Tuesday, June 29, 2021

Chile's Military, Police Personnel Rapidly Diminishing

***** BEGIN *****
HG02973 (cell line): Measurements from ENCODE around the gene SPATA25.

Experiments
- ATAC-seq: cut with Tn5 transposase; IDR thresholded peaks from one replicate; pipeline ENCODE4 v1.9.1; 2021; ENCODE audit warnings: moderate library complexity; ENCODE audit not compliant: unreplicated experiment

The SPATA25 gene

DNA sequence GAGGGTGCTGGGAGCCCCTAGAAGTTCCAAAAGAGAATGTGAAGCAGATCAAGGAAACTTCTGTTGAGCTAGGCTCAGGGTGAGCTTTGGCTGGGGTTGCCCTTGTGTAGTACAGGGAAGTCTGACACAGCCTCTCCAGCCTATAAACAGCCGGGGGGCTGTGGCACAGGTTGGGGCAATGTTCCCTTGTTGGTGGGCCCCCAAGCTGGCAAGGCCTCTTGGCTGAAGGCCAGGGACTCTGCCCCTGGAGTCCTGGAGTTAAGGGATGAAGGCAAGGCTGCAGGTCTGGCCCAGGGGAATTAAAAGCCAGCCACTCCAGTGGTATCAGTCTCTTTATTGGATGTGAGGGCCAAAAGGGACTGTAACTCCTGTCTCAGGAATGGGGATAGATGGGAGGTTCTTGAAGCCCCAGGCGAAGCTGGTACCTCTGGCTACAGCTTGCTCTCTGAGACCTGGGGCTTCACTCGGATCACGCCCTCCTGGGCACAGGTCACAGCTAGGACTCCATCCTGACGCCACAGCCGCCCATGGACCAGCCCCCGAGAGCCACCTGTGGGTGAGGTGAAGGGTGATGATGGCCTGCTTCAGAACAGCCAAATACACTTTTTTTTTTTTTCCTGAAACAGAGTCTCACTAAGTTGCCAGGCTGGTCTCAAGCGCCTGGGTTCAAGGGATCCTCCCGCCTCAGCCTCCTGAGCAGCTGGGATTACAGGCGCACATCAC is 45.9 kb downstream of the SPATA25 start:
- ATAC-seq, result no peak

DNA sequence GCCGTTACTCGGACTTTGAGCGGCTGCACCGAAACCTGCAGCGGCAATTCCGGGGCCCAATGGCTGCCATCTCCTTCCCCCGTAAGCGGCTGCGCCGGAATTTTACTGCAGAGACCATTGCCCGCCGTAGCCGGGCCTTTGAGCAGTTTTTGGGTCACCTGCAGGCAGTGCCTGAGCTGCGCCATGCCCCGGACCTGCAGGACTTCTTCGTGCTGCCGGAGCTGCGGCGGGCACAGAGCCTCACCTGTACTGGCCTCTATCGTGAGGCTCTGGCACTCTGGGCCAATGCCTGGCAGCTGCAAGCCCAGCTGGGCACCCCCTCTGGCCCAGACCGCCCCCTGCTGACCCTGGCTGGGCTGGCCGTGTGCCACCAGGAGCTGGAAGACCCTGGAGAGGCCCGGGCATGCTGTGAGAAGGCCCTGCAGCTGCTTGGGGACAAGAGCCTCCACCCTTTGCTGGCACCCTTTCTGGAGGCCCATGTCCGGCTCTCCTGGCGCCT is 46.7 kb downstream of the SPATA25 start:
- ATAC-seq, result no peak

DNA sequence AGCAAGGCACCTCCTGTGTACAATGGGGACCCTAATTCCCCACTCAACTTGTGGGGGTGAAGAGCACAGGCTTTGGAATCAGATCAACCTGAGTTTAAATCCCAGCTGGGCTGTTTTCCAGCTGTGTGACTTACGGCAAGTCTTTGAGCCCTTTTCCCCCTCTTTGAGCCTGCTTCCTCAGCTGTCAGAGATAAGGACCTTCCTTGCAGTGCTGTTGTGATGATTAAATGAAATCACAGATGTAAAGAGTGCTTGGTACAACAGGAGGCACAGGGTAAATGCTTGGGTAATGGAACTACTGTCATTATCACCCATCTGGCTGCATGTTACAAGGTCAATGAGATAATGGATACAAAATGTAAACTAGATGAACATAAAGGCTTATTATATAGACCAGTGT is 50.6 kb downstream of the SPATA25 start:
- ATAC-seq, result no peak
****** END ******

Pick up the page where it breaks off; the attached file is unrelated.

The number of applicants to become non-commissioned officers in Chile's national police force plummeted 86% from last year, while police officer applications declined almost as much. Only 380 Chileans have applied this year, far fewer than the 2,137 average applicants over the past decade. Carabineros blame the decline on Covid-19 quarantines, but they also acknowledge that political turmoil has hurt the institution's image. Distrust in government runs high, and that includes the police. There's also a sense of frustration among many Chileans that the justice system doesn't punish crime effectively, which is fueling recidivism. The armed forces have a similar problem. In 2020, fewer than 4,000 volunteered for military service, less than half the number from 2019. The number has been trending down for years. Army brass have cited demographics as one reason (there are fewer draft-age men and women). But they also admit the military and police have an image problem. In 2019, a survey found that 69% of Chileans believe Carabineros and the military are responsible for abuses. The political upheaval that began with mass riots in October 2019 only contributed to that image, even if the military reluctantly took to the streets. Under Chilean law, the armed forces can draft the numbers they need to fill their ranks each year. But it's not difficult to get a deferment. Military leaders would rather work with volunteers, anyway.